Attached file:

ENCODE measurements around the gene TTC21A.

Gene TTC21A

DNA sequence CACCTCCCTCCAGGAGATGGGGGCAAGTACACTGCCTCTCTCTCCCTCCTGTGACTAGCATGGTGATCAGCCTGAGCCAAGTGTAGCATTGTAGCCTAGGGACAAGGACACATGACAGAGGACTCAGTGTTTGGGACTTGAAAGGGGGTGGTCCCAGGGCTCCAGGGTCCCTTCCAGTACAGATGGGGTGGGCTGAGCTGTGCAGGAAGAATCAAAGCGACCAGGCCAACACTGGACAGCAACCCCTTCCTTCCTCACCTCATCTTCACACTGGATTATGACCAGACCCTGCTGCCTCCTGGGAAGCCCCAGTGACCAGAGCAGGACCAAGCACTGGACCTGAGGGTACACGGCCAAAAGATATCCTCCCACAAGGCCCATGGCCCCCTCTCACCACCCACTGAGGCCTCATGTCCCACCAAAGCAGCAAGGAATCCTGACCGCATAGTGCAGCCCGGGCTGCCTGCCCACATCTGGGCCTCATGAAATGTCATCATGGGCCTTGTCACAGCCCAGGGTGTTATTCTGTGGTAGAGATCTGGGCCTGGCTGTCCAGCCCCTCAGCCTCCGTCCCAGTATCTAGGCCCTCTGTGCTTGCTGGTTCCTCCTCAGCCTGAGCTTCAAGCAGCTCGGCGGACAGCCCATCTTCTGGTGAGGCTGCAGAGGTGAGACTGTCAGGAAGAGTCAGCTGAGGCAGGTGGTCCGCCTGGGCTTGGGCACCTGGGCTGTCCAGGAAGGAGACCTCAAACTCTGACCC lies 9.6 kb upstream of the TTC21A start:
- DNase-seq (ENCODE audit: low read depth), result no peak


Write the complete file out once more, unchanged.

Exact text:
ENCODE measurements around the gene TTC21A.

Gene TTC21A

DNA sequence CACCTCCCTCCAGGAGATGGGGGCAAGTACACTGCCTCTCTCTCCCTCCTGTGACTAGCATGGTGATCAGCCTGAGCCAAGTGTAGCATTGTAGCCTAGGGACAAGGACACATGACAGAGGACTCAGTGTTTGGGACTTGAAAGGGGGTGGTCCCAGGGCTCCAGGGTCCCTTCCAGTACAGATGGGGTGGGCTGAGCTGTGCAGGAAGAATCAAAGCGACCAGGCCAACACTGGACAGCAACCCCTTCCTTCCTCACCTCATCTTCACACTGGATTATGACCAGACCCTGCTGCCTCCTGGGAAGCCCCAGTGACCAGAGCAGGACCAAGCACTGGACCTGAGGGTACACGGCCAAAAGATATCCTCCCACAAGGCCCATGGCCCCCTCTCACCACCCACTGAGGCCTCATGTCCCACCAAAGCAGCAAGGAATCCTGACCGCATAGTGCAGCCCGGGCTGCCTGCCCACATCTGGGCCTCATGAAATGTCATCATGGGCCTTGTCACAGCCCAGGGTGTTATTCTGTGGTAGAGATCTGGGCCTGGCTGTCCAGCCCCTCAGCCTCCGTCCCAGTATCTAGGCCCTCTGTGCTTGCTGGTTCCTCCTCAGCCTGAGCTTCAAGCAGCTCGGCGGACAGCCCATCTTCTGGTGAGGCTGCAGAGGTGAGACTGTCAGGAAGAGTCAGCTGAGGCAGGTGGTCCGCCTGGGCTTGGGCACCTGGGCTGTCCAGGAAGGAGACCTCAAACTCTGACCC lies 9.6 kb upstream of the TTC21A start:
- DNase-seq (ENCODE audit: low read depth), result no peak